As recently as 20 years ago astronomers did not yet know if planets existed around other stars. Now, more than 700 so-called exoplanets are known and astronomers are quickly closing in on the discovery of the first Earth twin. This course will review the current state of knowledge about exoplanets. Topics to be covered include how exoplanets are found and studied, the properties of known exoplanets, and the connection between exoplanets and the origins of our own Solar System. There will be particular emphasis on hans-on activities like working with real astronomical data to find and characterize exoplanets. New discoveries are made at a rapid pace in this field, and we will analyze new results as they are announced during course of the quarter.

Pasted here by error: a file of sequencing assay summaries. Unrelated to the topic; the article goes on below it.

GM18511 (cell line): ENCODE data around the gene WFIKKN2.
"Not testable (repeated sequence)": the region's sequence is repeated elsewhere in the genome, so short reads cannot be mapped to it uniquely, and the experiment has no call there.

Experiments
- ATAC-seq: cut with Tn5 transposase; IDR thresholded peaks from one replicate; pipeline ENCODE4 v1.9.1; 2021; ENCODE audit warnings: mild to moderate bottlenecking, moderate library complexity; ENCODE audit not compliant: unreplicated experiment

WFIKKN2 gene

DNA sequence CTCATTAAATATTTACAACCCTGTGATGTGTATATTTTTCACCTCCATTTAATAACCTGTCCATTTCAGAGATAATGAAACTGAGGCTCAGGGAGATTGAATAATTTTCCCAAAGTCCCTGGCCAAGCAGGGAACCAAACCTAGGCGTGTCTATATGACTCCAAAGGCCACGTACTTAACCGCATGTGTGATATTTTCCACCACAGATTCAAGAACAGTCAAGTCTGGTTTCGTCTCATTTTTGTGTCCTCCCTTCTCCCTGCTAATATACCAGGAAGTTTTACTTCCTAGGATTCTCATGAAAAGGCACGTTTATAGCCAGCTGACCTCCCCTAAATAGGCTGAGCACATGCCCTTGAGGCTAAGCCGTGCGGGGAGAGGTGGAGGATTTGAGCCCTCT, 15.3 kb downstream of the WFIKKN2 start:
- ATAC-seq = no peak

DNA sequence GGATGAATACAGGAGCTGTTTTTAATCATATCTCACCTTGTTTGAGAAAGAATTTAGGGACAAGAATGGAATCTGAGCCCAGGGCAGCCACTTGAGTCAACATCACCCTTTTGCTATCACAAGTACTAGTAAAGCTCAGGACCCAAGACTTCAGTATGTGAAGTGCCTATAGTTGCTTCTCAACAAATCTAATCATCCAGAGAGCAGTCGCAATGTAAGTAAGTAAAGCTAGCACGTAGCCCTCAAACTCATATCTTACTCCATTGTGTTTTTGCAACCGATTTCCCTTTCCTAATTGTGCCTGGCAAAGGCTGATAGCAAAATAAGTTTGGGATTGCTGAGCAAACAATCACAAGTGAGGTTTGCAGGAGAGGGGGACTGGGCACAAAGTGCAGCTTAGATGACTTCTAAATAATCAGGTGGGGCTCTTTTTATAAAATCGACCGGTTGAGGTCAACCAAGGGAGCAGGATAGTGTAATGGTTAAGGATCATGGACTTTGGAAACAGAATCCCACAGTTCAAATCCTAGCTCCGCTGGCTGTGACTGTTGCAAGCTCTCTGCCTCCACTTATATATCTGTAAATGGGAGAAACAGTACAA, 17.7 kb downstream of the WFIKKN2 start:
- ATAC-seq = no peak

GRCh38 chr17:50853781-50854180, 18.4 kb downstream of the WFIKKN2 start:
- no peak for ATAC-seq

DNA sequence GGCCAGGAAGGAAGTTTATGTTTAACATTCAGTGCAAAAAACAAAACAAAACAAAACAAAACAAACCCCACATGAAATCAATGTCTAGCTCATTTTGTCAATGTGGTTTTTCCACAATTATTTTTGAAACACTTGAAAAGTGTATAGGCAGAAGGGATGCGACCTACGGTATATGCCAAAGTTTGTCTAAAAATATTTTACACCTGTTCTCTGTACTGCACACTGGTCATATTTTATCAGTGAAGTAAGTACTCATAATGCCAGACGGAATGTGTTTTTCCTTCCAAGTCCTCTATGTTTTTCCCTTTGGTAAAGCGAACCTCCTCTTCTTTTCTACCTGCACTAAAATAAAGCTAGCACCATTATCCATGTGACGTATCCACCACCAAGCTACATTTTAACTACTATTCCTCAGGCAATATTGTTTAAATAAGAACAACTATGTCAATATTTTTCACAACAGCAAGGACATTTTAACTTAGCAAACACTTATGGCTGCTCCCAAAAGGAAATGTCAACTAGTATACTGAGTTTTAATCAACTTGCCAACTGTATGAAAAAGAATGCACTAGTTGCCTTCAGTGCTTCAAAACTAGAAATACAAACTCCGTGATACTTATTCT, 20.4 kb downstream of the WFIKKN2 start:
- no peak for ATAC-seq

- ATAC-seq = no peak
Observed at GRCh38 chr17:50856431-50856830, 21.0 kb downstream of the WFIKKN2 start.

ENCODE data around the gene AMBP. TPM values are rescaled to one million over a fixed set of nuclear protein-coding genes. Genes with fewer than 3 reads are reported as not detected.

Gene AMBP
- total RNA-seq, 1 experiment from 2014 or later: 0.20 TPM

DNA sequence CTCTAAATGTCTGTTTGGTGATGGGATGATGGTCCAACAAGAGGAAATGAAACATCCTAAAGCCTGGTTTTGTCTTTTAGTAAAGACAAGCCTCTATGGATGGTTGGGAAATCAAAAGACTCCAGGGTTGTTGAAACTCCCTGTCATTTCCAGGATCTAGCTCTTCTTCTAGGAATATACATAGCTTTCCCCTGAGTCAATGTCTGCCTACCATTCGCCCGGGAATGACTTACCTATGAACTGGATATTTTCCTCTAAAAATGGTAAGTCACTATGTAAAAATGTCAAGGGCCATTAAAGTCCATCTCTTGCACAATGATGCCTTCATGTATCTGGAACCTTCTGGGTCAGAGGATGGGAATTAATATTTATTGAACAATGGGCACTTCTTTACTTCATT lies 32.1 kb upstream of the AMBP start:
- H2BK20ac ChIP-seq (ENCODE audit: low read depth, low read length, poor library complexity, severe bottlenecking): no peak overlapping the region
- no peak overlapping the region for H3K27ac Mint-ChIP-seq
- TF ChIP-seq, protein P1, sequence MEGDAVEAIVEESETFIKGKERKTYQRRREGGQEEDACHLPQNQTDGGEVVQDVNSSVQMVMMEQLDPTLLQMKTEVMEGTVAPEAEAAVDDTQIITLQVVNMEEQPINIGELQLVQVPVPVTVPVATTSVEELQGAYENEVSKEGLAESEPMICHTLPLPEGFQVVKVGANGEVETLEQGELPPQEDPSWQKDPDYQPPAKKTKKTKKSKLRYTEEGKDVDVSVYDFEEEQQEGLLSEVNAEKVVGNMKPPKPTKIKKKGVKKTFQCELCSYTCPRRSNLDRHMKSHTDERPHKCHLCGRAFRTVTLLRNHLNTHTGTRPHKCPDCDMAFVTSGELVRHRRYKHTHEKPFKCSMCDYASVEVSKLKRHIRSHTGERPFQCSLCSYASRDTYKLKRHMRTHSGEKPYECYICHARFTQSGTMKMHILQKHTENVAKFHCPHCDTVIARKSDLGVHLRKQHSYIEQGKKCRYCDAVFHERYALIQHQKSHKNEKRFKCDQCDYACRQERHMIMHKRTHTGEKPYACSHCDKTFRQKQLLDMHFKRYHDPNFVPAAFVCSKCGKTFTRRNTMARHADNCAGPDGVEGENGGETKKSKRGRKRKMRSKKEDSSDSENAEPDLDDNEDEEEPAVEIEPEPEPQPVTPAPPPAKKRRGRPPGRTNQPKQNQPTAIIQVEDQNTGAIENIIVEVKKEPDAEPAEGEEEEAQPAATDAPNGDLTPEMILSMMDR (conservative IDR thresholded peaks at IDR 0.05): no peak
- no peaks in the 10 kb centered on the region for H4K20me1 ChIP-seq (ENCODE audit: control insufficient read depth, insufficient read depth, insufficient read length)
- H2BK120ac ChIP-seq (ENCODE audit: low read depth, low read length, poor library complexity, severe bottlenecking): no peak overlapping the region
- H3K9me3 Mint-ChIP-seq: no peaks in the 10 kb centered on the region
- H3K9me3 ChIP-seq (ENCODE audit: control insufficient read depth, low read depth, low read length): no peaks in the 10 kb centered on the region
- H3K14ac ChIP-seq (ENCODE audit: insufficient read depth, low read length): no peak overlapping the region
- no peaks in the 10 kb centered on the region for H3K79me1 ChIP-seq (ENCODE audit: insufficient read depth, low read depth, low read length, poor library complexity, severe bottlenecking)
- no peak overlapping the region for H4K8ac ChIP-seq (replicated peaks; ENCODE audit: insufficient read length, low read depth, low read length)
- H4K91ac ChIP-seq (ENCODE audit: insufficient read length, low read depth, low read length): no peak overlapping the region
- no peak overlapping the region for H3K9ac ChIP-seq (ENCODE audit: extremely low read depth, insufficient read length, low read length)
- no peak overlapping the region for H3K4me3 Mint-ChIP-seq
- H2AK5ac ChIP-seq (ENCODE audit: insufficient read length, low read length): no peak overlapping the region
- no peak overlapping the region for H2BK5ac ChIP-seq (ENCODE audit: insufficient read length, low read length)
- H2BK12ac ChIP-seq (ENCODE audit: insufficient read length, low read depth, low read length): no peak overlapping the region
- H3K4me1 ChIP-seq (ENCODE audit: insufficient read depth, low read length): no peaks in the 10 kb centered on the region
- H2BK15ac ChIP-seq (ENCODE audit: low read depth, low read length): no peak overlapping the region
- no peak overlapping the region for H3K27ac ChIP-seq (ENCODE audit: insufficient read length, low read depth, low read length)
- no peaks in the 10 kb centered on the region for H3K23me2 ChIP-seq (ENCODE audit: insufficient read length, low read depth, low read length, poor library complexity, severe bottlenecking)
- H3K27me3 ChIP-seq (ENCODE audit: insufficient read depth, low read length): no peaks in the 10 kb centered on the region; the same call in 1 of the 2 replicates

ASTR 29700 Participation In Research: Astronomy and Astrophysics
Students are assigned to work in the research group of a member of the faculty. Participation in research may take the form of independent work on a small project or assistance to an advanced graduate student or faculty member in his or her research.
NTSC 10200 Evolution of the Universe
The course provides a comprehensive introductory survey of the physical universe. It starts with a brief history of physics and astronomy from antiquity, including the development of physical science. A survey of modern physics summarizes how the universe unfolds as a series of transformations of matter and energy in space and time, based on precisely defined mathematical laws. This physical foundation is used to explain how the universe behaves on the largest scales, how it originated, and how it has evolved since the beginning. The course emphasizes how this model of reality is supported by quantitative physical evidence. Students also get hands-on experience in laboratory sections.